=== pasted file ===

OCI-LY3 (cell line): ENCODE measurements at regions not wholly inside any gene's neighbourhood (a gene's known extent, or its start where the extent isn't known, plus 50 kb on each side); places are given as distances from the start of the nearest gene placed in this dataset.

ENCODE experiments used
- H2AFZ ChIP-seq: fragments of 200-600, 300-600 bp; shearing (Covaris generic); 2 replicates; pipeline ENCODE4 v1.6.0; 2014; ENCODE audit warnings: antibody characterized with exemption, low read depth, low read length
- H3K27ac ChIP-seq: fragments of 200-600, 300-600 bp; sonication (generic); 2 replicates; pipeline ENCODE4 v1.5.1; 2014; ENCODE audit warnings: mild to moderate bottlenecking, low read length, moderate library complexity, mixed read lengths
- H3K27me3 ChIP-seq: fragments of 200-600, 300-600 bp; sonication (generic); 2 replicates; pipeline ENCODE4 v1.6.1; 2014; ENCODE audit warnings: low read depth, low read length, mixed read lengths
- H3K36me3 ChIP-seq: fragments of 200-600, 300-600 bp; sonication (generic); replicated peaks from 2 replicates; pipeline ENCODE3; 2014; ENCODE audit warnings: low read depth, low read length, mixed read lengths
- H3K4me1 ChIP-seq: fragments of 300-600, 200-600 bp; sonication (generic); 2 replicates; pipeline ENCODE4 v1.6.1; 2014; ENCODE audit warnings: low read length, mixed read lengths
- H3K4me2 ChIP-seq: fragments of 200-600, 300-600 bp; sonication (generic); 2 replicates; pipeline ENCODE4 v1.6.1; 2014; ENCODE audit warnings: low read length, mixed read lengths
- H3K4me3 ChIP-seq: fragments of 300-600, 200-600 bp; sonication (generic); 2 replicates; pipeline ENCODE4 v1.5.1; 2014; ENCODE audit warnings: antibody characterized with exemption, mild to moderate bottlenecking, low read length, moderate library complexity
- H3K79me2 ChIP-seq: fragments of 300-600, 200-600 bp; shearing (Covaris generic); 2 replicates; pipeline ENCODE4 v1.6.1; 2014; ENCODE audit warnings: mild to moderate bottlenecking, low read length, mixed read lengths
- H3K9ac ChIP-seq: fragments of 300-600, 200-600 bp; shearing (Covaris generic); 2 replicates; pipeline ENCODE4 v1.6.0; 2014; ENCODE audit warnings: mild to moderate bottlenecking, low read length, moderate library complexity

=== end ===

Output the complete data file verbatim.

OCI-LY3 (cell line): ENCODE measurements at regions not wholly inside any gene's neighbourhood (a gene's known extent, or its start where the extent isn't known, plus 50 kb on each side); places are given as distances from the start of the nearest gene placed in this dataset.

ENCODE experiments used
- H2AFZ ChIP-seq: fragments of 200-600, 300-600 bp; shearing (Covaris generic); 2 replicates; pipeline ENCODE4 v1.6.0; 2014; ENCODE audit warnings: antibody characterized with exemption, low read depth, low read length
- H3K27ac ChIP-seq: fragments of 200-600, 300-600 bp; sonication (generic); 2 replicates; pipeline ENCODE4 v1.5.1; 2014; ENCODE audit warnings: mild to moderate bottlenecking, low read length, moderate library complexity, mixed read lengths
- H3K27me3 ChIP-seq: fragments of 200-600, 300-600 bp; sonication (generic); 2 replicates; pipeline ENCODE4 v1.6.1; 2014; ENCODE audit warnings: low read depth, low read length, mixed read lengths
- H3K36me3 ChIP-seq: fragments of 200-600, 300-600 bp; sonication (generic); replicated peaks from 2 replicates; pipeline ENCODE3; 2014; ENCODE audit warnings: low read depth, low read length, mixed read lengths
- H3K4me1 ChIP-seq: fragments of 300-600, 200-600 bp; sonication (generic); 2 replicates; pipeline ENCODE4 v1.6.1; 2014; ENCODE audit warnings: low read length, mixed read lengths
- H3K4me2 ChIP-seq: fragments of 200-600, 300-600 bp; sonication (generic); 2 replicates; pipeline ENCODE4 v1.6.1; 2014; ENCODE audit warnings: low read length, mixed read lengths
- H3K4me3 ChIP-seq: fragments of 300-600, 200-600 bp; sonication (generic); 2 replicates; pipeline ENCODE4 v1.5.1; 2014; ENCODE audit warnings: antibody characterized with exemption, mild to moderate bottlenecking, low read length, moderate library complexity
- H3K79me2 ChIP-seq: fragments of 300-600, 200-600 bp; shearing (Covaris generic); 2 replicates; pipeline ENCODE4 v1.6.1; 2014; ENCODE audit warnings: mild to moderate bottlenecking, low read length, mixed read lengths
- H3K9ac ChIP-seq: fragments of 300-600, 200-600 bp; shearing (Covaris generic); 2 replicates; pipeline ENCODE4 v1.6.0; 2014; ENCODE audit warnings: mild to moderate bottlenecking, low read length, moderate library complexity